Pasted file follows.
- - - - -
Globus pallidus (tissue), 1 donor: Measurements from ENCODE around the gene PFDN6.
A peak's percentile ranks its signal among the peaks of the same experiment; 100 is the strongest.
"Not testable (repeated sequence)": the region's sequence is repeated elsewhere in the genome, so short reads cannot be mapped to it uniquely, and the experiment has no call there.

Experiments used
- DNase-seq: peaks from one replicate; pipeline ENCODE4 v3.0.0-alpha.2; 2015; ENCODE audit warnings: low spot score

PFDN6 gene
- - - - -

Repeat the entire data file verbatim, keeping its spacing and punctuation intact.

Globus pallidus (tissue), 1 donor: Measurements from ENCODE around the gene PFDN6.
A peak's percentile ranks its signal among the peaks of the same experiment; 100 is the strongest.
"Not testable (repeated sequence)": the region's sequence is repeated elsewhere in the genome, so short reads cannot be mapped to it uniquely, and the experiment has no call there.

Experiments used
- DNase-seq: peaks from one replicate; pipeline ENCODE4 v3.0.0-alpha.2; 2015; ENCODE audit warnings: low spot score

PFDN6 gene